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Don’t Get Stuck with the Wrong Glue

December 12, 2018Sharewoodworking

While there are many glues you could use when working with wood, the wrong choice could ruin your project in any challenging situation. We’ll discuss the right type of glue for some of the most common projects and situations you may be in. We’ll also share a few tips for working with both wood and glue.

Epoxy Glue

Epoxy glue is the best choice when you’re trying to repair a piece of furniture or a joint that’s coming apart. Epoxy glue isn’t right for sticking a table on a leg, but you can use it in loose mortise and tenon joints of a chair. It will both fill in the gap and hold both sides together.
Epoxy glue is made by mixing a resin or epoxy base and a catalyst or hardener. Depending on the brand, you’ll have a certain time to wait before you apply it, and then you need to wait the necessary time before it is set. One of the downsides of epoxy is that it will run while it sets. If you don’t hold the item in the best position while the epoxy sets, then things are even worse. The longer the glue has to dry, the stronger the joint. Try to cut or grind the joint before the glue has set for 24 hours, and you could affect the so-called repair joint.

Polyurethane

Polyurethane is both a strong adhesive and gap filler. It is a better material for filling in the fine cracks in a damaged piece. However, this can work against you, too. You must be careful to prepare the joint before you apply polyurethane glue. The area needs to be dry-fit, and the fit should be as tight as possible. When you apply the glue, it will have a tendency to seep out and fill every little crack.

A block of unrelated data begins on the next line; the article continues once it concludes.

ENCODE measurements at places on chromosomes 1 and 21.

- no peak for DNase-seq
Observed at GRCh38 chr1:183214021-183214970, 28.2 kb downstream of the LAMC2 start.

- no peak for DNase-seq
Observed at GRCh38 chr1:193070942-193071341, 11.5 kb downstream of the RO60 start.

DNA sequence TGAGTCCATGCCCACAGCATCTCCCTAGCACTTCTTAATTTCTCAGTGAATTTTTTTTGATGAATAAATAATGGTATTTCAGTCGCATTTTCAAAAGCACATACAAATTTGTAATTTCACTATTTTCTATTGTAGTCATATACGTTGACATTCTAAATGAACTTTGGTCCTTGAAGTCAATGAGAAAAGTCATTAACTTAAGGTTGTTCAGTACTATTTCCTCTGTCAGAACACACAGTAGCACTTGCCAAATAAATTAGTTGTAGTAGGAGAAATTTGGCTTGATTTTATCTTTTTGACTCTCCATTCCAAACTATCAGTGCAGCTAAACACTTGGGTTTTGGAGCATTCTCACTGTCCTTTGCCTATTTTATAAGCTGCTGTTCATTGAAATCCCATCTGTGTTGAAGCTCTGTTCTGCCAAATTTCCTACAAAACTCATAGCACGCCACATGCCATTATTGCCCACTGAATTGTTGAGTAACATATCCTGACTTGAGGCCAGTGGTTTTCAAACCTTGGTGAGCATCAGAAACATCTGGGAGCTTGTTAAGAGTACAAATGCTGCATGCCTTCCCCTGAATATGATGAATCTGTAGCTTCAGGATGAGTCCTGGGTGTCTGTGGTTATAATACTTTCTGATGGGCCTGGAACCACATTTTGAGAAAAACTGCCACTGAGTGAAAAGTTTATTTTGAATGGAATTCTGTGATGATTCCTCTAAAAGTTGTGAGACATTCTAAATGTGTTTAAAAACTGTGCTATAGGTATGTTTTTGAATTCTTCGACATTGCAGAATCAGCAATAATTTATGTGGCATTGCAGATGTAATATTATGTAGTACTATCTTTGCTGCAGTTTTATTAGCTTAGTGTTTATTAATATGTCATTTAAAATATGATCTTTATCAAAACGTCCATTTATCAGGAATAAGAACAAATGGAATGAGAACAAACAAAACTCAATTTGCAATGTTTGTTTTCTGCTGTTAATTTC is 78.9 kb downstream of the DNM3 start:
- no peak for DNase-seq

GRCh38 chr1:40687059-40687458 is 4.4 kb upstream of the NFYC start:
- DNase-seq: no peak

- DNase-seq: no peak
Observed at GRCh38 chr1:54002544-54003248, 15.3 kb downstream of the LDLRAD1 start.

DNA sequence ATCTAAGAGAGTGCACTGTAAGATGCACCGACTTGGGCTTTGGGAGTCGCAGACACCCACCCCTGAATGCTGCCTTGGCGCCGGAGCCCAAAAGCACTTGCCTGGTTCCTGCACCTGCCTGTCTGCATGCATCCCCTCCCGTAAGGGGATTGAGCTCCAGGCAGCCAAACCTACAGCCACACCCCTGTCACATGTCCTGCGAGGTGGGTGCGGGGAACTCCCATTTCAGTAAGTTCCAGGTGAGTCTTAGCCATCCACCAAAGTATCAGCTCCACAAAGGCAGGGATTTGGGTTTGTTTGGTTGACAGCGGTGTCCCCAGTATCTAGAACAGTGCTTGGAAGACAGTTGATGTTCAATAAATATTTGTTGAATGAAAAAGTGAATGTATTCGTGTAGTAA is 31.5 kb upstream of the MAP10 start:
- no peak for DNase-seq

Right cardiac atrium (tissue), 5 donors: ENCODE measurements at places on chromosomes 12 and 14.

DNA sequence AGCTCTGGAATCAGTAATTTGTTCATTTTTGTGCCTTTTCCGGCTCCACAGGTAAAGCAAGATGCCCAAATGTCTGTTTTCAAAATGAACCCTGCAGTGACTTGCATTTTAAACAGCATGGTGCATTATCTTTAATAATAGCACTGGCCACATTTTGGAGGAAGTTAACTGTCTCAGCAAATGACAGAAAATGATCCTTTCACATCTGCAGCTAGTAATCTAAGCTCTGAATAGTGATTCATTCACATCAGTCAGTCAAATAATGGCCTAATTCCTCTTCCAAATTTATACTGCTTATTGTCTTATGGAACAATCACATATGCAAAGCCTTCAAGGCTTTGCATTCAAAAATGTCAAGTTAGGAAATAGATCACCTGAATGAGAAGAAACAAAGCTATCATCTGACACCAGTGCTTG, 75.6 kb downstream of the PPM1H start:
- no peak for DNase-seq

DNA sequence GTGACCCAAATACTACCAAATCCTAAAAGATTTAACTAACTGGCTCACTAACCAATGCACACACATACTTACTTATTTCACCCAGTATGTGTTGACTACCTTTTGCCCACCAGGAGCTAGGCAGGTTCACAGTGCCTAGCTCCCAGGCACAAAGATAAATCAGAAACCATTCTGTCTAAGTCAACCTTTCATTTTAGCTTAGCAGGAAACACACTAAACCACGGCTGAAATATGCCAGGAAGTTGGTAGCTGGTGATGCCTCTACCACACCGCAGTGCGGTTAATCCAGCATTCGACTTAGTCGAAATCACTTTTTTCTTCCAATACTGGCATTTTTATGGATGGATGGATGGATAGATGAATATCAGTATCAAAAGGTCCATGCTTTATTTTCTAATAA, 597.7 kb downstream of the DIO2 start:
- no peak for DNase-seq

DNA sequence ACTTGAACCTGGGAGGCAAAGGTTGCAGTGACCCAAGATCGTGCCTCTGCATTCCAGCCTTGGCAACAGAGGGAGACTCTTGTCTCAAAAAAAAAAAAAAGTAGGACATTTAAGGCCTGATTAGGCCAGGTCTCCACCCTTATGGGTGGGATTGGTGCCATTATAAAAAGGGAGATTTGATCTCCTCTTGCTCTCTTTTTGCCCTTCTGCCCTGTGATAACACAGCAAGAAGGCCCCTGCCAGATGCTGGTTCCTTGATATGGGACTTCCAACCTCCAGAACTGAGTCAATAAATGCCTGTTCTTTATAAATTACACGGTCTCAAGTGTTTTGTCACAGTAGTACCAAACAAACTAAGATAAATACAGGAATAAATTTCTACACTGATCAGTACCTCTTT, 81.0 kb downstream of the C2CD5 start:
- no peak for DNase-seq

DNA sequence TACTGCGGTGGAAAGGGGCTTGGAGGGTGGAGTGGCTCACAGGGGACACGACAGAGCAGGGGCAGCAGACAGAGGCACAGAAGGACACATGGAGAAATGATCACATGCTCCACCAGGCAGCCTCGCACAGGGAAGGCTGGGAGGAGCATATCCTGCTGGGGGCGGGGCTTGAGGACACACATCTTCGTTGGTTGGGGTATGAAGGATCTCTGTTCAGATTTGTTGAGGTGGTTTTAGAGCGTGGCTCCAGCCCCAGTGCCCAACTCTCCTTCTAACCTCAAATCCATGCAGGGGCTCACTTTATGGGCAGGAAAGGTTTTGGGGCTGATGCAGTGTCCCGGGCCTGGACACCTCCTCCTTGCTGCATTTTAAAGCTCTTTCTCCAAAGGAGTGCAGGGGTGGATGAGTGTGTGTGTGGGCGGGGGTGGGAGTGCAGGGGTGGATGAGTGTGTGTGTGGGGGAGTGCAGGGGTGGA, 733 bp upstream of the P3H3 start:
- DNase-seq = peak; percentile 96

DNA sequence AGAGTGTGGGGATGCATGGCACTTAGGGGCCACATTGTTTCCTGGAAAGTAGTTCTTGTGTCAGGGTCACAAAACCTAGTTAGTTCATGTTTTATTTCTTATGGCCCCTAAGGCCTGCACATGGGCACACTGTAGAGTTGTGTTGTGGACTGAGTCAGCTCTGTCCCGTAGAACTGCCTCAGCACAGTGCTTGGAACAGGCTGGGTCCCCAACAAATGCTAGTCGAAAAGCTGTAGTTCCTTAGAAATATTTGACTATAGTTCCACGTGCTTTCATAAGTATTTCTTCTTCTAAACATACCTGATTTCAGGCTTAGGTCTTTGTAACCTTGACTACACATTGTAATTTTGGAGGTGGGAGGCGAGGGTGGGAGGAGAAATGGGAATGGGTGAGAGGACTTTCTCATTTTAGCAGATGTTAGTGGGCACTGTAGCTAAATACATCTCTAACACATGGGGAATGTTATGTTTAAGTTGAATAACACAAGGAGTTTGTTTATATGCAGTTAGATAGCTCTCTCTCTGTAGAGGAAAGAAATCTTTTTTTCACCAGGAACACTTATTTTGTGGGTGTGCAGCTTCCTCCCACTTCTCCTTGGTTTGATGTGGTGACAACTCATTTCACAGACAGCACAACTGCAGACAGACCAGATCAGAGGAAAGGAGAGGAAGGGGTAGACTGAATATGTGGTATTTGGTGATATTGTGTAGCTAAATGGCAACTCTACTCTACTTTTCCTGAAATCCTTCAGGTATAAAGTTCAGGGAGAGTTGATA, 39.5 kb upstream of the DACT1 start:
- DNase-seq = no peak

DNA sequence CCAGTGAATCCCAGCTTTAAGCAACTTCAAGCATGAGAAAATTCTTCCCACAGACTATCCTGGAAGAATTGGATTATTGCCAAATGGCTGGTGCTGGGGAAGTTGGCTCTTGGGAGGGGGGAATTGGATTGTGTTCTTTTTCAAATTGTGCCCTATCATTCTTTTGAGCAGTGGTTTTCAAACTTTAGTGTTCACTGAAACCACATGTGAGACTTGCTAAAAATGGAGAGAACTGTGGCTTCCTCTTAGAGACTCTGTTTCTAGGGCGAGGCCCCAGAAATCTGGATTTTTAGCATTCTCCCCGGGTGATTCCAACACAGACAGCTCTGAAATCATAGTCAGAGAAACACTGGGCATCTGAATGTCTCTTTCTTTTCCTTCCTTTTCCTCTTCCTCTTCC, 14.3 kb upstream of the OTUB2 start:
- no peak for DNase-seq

You can protect areas where you don’t want glue to reach like engraved areas with masking tape. Another option is creating a “dam” with silly putty. The downside of this approach is that the silly putty itself will adhere, in part, to the wood. You’ll need to cut away the putty and sand off any remaining putty, but this is easier to do than with the glue.
It is possible to try to remove polyurethane glue without sanding down the area you just repaired. If the glue is still wet, apply mineral spirits to cloth and then wipe it away. If the glue dries, you can try to remove it with a sharp chisel.

Crazy Glue

Crazy Glue is the brand name for the biggest seller of cyanoacrylate. This glue is regularly used for fixing small cracks. Interestingly, you can use it to close up small wounds, too. It’s been used for that purpose since at least 2001.
One benefit of cyanoacrylate is that it is essentially clear. Use it to fill in small gaps, cracks and holes. It will quickly fill in and blend in with the wood grain, once you’ve sanded down anything that rises above the surface. However, the fact that it can work as a medical suture works against you, since it will stick to your skin in matter of seconds and be hard to get off. Another issue with cyanoacrylate is how liquid it is before it sets. The same fluidity that causes it to fill every nook and cranny causes it to flow through little cracks in the wood or get all over your hands. You need to take care so that it doesn’t flow out of holes and joints before it sets. Silly putty dams can be used for that purpose. Wear gloves when working with Crazy Glue if you want to avoid the hassle of scrubbing it off.
The best way to use Crazy Glue is to apply it in small amounts, allowing it to dry, and then lay another layer. This prevents it from overflowing, and you’re less likely to spill it while working with it.

General Tips for Woodworkers Working with Glue

Regardless of which type of glue you choose to use, there are a number of safety tips and tricks you need to know. First, glues are often toxic. Wear gloves to keep it off your hands. Wear safety glasses so it cannot get into your eyes. If you are applying a lot of glue or grinding glue-covered surfaces, wear a face mask to avoid inhaling the fumes.
When you’re designing wood, remember that it needs to breathe and will expand when exposed to moisture. Allow for wood movement in your furniture designs. The wider the piece, the more movement it needs to be allowed. Don’t use glue to fight this, or the stresses will result in damage elsewhere in the wood.
Try to make joints appear natural. If you have to glue something together, make sure no one can see that it was glued together. Don’t glue wood down to a flat surface; mechanical fasteners are better for that job.
If the wood has a hole that should be filled, try to make it blend in with the wood. When there is a gap you cannot fill, match it to the wood grain’s direction and color so that it blends in.

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